Articulation (Staccato, Legato, Rests)
Scale Slopes
Scale Steps vs Leaps
Mysterious Minor
Mood or Key
Thin to Thick
Texture or Dynamics
Open Intervals
Adagio Relaxation
Tempo, Accented Notes
¾ Finale
Time Signature

This video has a more traditional performance modeling excellent expression/technique.Mozart, Ah! vous dirai je maman Twinkle Twinkle, Little Star KV 265

Bucket Rhythm Activity - This bucket activity uses the same simple rhythm throughout but changes the timbre (sound quality) or pitch.  Students play the "One Bucket Groove: Theme and Variations".  You can download it free here and/or watch this demo video
Bucket Rhythm Theme and Variations

Rhythm Cups Theme and Variations-  For a more complex variation including fun rhythm movements watch this cups rhythm theme.

Variation Cards Piano Teaching Theme and Variation GameWhat Changed? Game - Create cards that represent different ways you can vary a theme. For example:

Scrambled Eggs= Mix up the Melody
Ornament Ending= Add a trill turn or other embellishment to the end of the piece
Snail Cheetah= Change the tempo
Haunted House= Change the mood or key
Popcorn= Add some staccato notes
Bug to Beetle = Change up the Rhythm
Handstand Man= Flip the Melody to the bass line with accompaniment in the treble
Disguised Melody Man = Add more notes to the melody line but keep the same harmonic structure
LR Conversation = Alternate the melody between the Left and Right hands so it sounds like they are having a conversation.
Round 1: Students first play a matching game to match the pictures to their description cards to become familiar with variation options. Teacher or student plays an example when they find a match. 
Round 2:  Teacher plays short variation samples of a familiar tune and students race to slap the matching card. If you make multiple card sets, students can arrange 9 cards bingo style and cover the card they heard if you prefer a less physically competitive option.
Practice  Challenge: Choose one of your piano pieces as the "theme" and create a variation by picking one or more variation cards to change up the theme song.

Creating Simple Variations is a great way to start building students confidence and give them the tools to become successful with improvisation and composition. A few other fun resources I love to use in my studio to foster creativity and freedom of movement across the keys include:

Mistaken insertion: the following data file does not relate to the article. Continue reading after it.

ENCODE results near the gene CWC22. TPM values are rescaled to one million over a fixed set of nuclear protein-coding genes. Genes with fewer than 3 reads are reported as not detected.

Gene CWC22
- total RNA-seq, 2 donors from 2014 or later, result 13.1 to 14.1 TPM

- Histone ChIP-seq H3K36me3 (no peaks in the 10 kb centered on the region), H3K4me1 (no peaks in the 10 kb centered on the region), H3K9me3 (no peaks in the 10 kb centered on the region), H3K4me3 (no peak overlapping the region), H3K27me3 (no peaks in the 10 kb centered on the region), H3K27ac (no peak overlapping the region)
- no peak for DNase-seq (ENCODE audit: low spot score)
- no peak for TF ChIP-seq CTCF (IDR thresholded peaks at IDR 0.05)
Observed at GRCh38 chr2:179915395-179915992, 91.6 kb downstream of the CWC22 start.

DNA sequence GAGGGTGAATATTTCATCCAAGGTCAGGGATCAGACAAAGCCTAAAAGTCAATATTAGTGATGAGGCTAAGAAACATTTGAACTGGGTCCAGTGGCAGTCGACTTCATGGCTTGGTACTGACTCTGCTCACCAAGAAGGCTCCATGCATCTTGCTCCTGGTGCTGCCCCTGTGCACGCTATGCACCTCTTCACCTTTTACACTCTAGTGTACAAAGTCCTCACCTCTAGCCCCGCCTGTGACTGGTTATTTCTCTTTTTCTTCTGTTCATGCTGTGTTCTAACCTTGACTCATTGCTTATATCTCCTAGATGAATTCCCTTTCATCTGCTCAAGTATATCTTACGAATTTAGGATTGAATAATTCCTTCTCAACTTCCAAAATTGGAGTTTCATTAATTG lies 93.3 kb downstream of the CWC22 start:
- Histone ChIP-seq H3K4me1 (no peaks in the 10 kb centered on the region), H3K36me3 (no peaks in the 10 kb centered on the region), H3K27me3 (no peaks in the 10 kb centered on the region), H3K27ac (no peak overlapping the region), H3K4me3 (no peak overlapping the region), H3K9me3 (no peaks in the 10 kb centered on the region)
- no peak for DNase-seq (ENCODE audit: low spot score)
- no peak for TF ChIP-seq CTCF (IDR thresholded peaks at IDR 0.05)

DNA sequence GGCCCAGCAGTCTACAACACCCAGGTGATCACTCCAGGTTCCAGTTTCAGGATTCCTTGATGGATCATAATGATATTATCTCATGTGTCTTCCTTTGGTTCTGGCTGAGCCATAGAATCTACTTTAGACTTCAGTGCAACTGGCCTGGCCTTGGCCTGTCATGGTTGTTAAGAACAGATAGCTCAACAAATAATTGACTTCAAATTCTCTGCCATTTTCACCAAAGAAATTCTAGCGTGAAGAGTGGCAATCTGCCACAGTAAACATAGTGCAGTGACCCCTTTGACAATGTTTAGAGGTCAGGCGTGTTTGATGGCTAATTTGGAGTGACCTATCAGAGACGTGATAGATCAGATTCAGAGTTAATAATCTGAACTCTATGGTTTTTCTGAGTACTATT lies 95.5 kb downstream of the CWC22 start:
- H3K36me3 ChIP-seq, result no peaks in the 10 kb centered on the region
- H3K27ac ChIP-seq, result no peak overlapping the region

Teach Piano Today Improv Activities
Pattern Play by Forrest Kinney
Pianimation Mystery Bag Improv
Pianimation Composing and Improv Activities
Fun Piano Studio Improv Tutorials
Tim Topham Beginning Improv
Jingle Bells Improv
Tune Train App

Monday, October 23, 2017

Theory Headbandz Group Music Game

Music Teaching Theory Group Game
If you are looking for a fun interactive way to reinforce music terms and symbols Hedbanz is a great place to start! I used this musical twist on Hedbanz as the opening game for my Spooktacular Halloween Monster Mash group lessons this month and again for the UVMTA workshop I taught on maximizing learning through creative activities in music lessons.  
My kids love the traditional version of Hedbanz where you try and guess the word or picture on your card while others act it out for you... kind of a group twist on charades.   I have also attended several parties where you get a name of a well-known person stuck to your back and then must ask yes or no questions to figure out your identity.  The Hedbanz just make it a lot easier for everyone to see who you are.  So I melded these two games by adding a flashcard (hidden from the student's view) to the top of their hedbanz as they entered. They had to ask questions to other students to try and figure out their identity.  Am I a rhythm? Do I tell you how fast to play?  I love how this activity really engaged all of the students at once because they not only had to think of effective questions to narrow down the possibilities of their term, but they also had to answer questions to help others identify who they were.  Since I just used traditional flashcards, even beginning students who may not have known all of the terms could peek at the answers on backs of others cards if needed to be able to know the name and meaning of their terms.